baltimoresun.com

« Merrill sailed into stiff breezes | Main | Alberto off Md. coast by Thursday »

June 12, 2006

Tropical storm warnings up on Atlantic coast

Alberto remains a tropical storm in the Gulf of Mexico, with top sustained winds near 70 mph. But forecasters say it still could reach hurricane force by the time it makes landfall on Tuesday. In the meantime, tropical storm warnings have been posted on the Atlantic Coast, from Flagler Beach, Fla. to the Savannah River - on the Georgia/South Carolina border.

That's in anticipation that the storm will cross from the Gulf to the Atlantic. But the storm's track is now expected to carry it inland and northeastward parallel to, but just west of the Georgia and Carolina coastline. That seems likely to weaken the storm's winds after landfall, and limit the threat to the beaches. But it would increase the danger of inland flooding. And freshwater flooding is the biggest killer in hurricanes and tropical storms.

Here's the latest advisory. Here's the view from space. And here's the forecast storm track, which suggest that whatever remains of Alberto will move off the coast from the Outer Banks.

Alberto's impact may be limited by very dry air immediately to its west. In fact, this satellite loop reveals where the greatest amounts of water vapor associated with the storm are located. It looks like most of it has already gone ashore.

Posted by Frank Roylance at 6:08 PM | | Comments (0)
Categories: Hurricanes
        

Post a comment

All comments must be approved by the blog author. Please do not resubmit comments if they do not immediately appear. You are not required to use your full name when posting, but you should use a real e-mail address. Comments may be republished in print, but we will not publish your e-mail address. Our full Terms of Service are available here.

Verification (needed to reduce spam):

About Frank Roylance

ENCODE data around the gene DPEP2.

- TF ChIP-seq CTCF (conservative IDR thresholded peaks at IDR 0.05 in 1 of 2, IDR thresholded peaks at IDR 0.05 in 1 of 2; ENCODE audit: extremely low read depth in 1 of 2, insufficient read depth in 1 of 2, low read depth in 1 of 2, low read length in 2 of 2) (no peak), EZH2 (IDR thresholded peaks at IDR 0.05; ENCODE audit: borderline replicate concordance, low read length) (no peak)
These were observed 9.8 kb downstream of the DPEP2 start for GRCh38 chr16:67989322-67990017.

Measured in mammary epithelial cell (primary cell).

This site is the Maryland Weather archive. The current Maryland Weather blog can be found here.
Frank Roylance is a reporter for The Baltimore Sun. He came to Baltimore from New Bedford, Mass. in 1980 to join the old Evening Sun. He moved to the morning Sun when the papers merged in 1992, and has spent most of his time since covering science, including astronomy and the weather. One of The Baltimore Sun's first online Web logs, the Weather Blog debuted in October 2004. In June 2006 Frank also began writing comments on local weather and stargazing for The Baltimore Sun's print Weather Page. Frank also answers readers’ weather queries for the newspaper and the blog. Frank Roylance retired in October 2011. Maryland Weather is now being updated by members of The Baltimore Sun staff
-- ADVERTISEMENT --

Sign up for FREE weather alerts*
Get free Baltimore Sun mobile alerts
Sign up for weather text alerts
SKY NOTES WEATHER

Returning user? Update preferences.
Sign up for more Sun text alerts
*Standard message and data rates apply. Click here for Frequently Asked Questions.
Maryland Weather Center


Area Weather Stations
Resources and Sun coverage
• Weather news

• Readers' photos

• Data from the The Sun's weather station

• 2011 stargazers' calendar

• Become a backyard astronomer in five simple steps

• Baltimore Weather Archive
Daily airport weather data for Baltimore from 1948 to today

• National Weather Service:
Sterling Forecast Office

• Capital Weather Gang:
Washington Post weather blog

• CoCoRaHS:
Community Collaborative Rain, Hail and Snow Network. Local observations by volunteers

• Weather Bug:
Webcams across the state

• National Data Buoy Center:
Weather and ocean data from bay and ocean buoys

• U.S. Drought Monitor:
Weekly maps of drought conditions in the U.S.

• USGS Earthquake Hazards Program:
Real-time data on earthquakes

• Water data:
From the USGS, Maryland

• National Hurricane Center

• Air Now:
Government site for air quality information

• NWS Climate Prediction Center:
Long-term and seasonal forecasts

• U.S. Climate at a Glance:
NOAA interactive site for past climate data, national, state and city

• Clear Sky Clock:
Clear sky alerts for stargazers

• NASA TV:
Watch NASA TV

• Hubblesite:
Home page for Hubble Space Telescope

• Heavens Above:
Everything for the backyard stargazer, tailored to your location

• NASA Eclipse Home Page:
Centuries of eclipse predictions

• Cruise Critic: Hurricane Zone:
Check to see how hurricanes may affect your cruise schedule

• Warming World:
NASA explains the science of climate change with articles, videos, “data visualizations,” and space-based imagery.

• What on Earth:
NASA blog on current research at the space agency.
Most Recent Comments
Blog updates
Recent updates to baltimoresun.com news blogs
 Subscribe to this feed
Charm City Current
Stay connected